PositiveLinks: A Mobile Health Intervention for Retention in HIV Care and Clinical Outcomes with 12-Month Follow-Up

June 22, 2018 by School of Medicine Webmaster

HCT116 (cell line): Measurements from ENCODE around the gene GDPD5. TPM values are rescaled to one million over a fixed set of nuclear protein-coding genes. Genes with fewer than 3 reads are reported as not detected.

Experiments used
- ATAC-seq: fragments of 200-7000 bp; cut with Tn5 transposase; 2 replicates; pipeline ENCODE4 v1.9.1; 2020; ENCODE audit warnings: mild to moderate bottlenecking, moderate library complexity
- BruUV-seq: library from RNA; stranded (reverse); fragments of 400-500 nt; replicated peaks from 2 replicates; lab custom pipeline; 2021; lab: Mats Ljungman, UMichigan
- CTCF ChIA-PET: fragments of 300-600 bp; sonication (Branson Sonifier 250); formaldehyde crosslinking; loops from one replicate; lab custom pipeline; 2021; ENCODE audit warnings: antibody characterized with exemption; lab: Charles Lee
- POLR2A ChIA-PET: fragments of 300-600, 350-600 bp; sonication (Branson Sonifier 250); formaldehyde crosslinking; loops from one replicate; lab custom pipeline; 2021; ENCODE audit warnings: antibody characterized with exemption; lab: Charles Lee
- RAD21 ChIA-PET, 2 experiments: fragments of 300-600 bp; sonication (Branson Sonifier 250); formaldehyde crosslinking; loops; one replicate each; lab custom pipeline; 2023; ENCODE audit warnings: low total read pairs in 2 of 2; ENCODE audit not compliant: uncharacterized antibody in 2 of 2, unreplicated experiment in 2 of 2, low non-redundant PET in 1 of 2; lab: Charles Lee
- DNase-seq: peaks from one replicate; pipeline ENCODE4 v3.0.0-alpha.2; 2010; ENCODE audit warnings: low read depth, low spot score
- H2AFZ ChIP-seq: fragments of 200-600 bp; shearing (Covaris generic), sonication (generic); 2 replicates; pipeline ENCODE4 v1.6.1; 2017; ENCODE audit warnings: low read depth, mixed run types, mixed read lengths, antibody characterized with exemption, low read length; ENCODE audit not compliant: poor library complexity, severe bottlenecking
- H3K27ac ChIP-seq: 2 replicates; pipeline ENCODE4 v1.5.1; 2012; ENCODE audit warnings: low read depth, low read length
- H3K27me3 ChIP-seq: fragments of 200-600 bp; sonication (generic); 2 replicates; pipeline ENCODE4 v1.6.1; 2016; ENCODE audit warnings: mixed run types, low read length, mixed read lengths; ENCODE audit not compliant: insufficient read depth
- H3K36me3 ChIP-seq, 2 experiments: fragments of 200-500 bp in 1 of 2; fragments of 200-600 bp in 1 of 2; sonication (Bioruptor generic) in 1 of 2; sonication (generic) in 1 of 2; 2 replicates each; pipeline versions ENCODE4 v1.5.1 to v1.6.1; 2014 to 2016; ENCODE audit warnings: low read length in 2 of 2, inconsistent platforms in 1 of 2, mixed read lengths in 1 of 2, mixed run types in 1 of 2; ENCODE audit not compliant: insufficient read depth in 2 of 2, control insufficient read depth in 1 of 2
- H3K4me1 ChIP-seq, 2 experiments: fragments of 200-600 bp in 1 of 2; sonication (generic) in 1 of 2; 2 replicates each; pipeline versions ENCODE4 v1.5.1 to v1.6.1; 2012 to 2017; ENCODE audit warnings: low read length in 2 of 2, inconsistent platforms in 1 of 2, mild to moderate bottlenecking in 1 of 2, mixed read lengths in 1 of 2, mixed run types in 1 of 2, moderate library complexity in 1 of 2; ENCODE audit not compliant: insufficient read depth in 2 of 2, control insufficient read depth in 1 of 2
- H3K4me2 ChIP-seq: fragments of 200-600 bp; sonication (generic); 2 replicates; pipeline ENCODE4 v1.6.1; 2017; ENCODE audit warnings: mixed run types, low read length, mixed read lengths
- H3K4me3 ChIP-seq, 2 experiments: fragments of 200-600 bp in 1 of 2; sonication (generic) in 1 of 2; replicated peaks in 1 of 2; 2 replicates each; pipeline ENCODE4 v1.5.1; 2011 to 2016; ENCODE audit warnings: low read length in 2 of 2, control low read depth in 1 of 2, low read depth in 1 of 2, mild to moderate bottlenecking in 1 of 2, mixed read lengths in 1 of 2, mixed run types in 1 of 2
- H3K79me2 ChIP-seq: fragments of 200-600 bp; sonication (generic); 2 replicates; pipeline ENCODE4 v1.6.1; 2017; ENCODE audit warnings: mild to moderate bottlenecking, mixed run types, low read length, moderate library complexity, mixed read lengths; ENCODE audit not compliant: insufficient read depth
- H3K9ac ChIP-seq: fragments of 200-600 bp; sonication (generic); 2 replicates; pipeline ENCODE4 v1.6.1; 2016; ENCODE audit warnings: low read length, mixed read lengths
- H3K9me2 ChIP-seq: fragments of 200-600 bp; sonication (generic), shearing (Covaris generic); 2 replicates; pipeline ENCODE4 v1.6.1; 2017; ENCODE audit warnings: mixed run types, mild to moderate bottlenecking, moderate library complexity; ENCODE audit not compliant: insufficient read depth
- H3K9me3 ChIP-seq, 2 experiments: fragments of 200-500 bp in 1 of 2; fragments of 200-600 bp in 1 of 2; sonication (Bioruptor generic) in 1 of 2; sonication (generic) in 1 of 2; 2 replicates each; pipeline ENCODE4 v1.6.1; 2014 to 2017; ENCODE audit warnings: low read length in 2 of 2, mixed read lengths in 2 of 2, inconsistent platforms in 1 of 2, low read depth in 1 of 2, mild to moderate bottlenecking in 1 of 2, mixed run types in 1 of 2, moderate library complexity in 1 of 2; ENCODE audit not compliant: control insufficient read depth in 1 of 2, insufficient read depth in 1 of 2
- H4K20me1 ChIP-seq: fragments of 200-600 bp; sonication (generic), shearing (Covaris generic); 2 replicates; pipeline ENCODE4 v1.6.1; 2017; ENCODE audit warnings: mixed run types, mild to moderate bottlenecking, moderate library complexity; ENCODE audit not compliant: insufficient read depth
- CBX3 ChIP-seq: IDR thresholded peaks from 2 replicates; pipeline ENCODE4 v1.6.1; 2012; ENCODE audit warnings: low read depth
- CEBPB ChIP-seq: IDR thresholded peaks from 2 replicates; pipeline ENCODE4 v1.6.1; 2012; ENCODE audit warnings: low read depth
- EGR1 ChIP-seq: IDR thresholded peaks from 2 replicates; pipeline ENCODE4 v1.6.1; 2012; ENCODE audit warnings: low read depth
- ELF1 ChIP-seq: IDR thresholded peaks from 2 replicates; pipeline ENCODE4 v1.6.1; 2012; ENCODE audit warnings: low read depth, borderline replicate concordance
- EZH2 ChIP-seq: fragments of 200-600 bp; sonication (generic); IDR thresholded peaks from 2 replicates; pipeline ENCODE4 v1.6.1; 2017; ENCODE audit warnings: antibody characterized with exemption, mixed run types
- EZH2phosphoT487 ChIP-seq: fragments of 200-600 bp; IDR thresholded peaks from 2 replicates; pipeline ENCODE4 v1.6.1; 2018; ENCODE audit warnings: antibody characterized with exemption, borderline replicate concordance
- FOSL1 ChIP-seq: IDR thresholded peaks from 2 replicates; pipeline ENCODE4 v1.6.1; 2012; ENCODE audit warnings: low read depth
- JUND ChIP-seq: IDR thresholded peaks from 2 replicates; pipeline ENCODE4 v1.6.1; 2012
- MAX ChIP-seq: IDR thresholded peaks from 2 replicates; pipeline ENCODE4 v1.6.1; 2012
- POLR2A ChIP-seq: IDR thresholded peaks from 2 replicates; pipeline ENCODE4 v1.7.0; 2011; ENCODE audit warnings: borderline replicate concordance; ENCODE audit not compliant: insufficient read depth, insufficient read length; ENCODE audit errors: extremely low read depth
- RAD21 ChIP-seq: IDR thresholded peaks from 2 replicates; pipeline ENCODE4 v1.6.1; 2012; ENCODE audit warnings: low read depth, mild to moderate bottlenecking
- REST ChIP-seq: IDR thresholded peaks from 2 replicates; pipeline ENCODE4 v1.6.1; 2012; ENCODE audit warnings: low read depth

Mobile health interventions may help People Living with HIV (PLWH) improve engagement in care. We designed and piloted PositiveLinks, a clinic-affiliated mobile intervention for PLWH, and assessed longitudinal impact on retention in care and viral suppression. The program was based at an academic Ryan White Clinic serving a nonurban population in Central Virginia. The PL intervention included a smartphone app that connected participants to clinic staff and provided educational resources, daily queries of stress, mood and medication adherence, weekly quizzes, appointment reminders, and a virtual support group. Outcomes were analyzed using McNemar’s tests for HRSA-1, visit constancy, and viral suppression and nonparametric Wilcoxon signed-rank tests for CD4 counts and viral loads. Of 77 participants, 63% were male, 49% black non-Hispanic, and 72% below the federal poverty level. Participants’ achievement of a retention in care benchmark (HRSA-1) increased from 51% at baseline to 88% at 6 months (p < 0.0001) and 81% at 12 months (p = 0.0003). Visit constancy improved from baseline to 6 months (p = 0.016) and 12 months (p = 0.0004). Participants’ mean CD4 counts increased from baseline to 6 months (p = 0.0007) and 12 months (p = 0.0005). The percentage of participants with suppressed viral loads increased from 47% at baseline to 87% at 6 months (p < 0.0001) and 79% at 12 months (p = 0.0007). This study is one of the first to demonstrate that a mobile health intervention can have a positive impact on retention in care and clinical outcomes for vulnerable PLWH. Next steps include integration with clinical practice and dissemination.